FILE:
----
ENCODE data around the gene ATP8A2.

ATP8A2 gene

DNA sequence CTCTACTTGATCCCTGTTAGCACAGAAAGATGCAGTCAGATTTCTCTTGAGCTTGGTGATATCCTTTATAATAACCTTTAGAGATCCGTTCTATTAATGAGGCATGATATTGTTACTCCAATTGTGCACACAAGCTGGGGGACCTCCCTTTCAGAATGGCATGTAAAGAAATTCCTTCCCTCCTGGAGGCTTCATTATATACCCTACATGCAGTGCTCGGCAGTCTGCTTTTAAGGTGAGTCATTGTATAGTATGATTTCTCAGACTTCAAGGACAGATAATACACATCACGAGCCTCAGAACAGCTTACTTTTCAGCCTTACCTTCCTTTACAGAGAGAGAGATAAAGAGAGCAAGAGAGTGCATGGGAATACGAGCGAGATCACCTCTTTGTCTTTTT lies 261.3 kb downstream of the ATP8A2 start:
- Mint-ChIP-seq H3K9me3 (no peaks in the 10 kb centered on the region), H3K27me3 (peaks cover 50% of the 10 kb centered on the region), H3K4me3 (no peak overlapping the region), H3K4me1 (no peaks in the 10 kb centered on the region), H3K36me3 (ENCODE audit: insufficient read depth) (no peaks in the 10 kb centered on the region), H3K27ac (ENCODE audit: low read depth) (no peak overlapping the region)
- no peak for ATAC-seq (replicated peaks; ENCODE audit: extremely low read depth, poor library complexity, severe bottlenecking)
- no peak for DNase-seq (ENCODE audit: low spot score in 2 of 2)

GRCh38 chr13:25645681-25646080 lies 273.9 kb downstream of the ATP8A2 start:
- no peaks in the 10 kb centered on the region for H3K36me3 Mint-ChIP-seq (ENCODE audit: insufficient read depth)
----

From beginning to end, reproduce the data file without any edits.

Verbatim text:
ENCODE data around the gene ATP8A2.

ATP8A2 gene

DNA sequence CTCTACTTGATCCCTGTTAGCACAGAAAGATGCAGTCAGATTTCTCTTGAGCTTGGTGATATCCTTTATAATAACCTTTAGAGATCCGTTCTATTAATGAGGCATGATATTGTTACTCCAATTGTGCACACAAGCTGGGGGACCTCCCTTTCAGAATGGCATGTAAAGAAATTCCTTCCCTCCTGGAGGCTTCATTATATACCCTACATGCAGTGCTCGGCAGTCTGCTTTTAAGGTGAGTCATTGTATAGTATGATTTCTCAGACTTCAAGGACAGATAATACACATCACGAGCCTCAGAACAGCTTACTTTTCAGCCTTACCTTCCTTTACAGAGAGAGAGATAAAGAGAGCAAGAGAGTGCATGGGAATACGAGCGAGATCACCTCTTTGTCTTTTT lies 261.3 kb downstream of the ATP8A2 start:
- Mint-ChIP-seq H3K9me3 (no peaks in the 10 kb centered on the region), H3K27me3 (peaks cover 50% of the 10 kb centered on the region), H3K4me3 (no peak overlapping the region), H3K4me1 (no peaks in the 10 kb centered on the region), H3K36me3 (ENCODE audit: insufficient read depth) (no peaks in the 10 kb centered on the region), H3K27ac (ENCODE audit: low read depth) (no peak overlapping the region)
- no peak for ATAC-seq (replicated peaks; ENCODE audit: extremely low read depth, poor library complexity, severe bottlenecking)
- no peak for DNase-seq (ENCODE audit: low spot score in 2 of 2)

GRCh38 chr13:25645681-25646080 lies 273.9 kb downstream of the ATP8A2 start:
- no peaks in the 10 kb centered on the region for H3K36me3 Mint-ChIP-seq (ENCODE audit: insufficient read depth)